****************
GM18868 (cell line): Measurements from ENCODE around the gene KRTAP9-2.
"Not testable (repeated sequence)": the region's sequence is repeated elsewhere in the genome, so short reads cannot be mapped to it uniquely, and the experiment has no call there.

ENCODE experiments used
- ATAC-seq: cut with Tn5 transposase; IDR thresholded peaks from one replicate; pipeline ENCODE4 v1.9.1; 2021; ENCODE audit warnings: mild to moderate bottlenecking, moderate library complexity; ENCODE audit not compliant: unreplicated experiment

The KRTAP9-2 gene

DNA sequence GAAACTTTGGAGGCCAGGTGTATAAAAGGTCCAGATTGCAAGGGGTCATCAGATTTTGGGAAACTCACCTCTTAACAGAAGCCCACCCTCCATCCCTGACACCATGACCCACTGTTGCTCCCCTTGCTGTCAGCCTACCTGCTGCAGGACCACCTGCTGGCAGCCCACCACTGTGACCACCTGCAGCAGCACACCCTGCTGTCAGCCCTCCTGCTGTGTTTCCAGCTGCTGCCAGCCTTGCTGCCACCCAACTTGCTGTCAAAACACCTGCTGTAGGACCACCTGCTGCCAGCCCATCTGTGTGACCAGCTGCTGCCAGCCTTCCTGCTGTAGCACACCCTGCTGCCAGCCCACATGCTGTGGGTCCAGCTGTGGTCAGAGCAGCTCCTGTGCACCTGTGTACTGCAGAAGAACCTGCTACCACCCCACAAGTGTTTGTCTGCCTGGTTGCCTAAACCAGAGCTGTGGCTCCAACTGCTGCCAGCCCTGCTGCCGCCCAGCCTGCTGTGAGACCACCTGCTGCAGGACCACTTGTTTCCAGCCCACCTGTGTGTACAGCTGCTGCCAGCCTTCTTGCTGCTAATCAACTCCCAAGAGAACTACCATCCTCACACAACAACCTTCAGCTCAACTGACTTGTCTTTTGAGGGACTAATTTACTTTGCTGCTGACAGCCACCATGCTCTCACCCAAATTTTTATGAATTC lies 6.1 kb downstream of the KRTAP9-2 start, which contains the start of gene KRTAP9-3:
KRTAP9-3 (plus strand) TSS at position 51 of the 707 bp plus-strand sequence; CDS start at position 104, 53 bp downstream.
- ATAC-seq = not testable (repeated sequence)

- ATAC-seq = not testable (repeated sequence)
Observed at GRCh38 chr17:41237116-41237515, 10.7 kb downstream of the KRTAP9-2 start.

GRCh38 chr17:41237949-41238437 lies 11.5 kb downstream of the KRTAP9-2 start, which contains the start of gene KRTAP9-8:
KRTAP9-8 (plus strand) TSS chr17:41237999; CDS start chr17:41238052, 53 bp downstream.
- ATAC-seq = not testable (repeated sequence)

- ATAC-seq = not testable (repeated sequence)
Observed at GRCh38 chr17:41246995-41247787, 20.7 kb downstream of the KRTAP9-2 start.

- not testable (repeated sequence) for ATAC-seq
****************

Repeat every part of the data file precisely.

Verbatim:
GM18868 (cell line): Measurements from ENCODE around the gene KRTAP9-2.
"Not testable (repeated sequence)": the region's sequence is repeated elsewhere in the genome, so short reads cannot be mapped to it uniquely, and the experiment has no call there.

ENCODE experiments used
- ATAC-seq: cut with Tn5 transposase; IDR thresholded peaks from one replicate; pipeline ENCODE4 v1.9.1; 2021; ENCODE audit warnings: mild to moderate bottlenecking, moderate library complexity; ENCODE audit not compliant: unreplicated experiment

The KRTAP9-2 gene

DNA sequence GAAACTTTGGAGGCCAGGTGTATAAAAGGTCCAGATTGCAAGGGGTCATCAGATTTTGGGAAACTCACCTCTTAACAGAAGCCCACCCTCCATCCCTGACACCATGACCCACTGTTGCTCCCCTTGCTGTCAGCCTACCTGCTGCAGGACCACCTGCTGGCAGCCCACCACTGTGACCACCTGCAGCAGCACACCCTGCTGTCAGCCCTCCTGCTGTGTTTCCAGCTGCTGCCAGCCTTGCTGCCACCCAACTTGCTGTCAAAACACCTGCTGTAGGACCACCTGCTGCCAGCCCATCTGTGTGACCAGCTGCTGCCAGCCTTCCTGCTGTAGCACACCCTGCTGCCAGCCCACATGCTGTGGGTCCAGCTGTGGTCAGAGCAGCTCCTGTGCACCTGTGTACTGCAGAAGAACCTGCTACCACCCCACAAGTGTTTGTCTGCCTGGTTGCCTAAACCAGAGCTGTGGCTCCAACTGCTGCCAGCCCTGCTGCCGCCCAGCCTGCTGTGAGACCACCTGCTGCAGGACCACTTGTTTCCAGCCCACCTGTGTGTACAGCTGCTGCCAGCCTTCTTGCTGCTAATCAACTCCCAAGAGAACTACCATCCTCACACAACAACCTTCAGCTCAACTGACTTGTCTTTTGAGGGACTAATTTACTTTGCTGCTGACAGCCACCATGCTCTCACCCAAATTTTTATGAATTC lies 6.1 kb downstream of the KRTAP9-2 start, which contains the start of gene KRTAP9-3:
KRTAP9-3 (plus strand) TSS at position 51 of the 707 bp plus-strand sequence; CDS start at position 104, 53 bp downstream.
- ATAC-seq = not testable (repeated sequence)

- ATAC-seq = not testable (repeated sequence)
Observed at GRCh38 chr17:41237116-41237515, 10.7 kb downstream of the KRTAP9-2 start.

GRCh38 chr17:41237949-41238437 lies 11.5 kb downstream of the KRTAP9-2 start, which contains the start of gene KRTAP9-8:
KRTAP9-8 (plus strand) TSS chr17:41237999; CDS start chr17:41238052, 53 bp downstream.
- ATAC-seq = not testable (repeated sequence)

- ATAC-seq = not testable (repeated sequence)
Observed at GRCh38 chr17:41246995-41247787, 20.7 kb downstream of the KRTAP9-2 start.

- not testable (repeated sequence) for ATAC-seq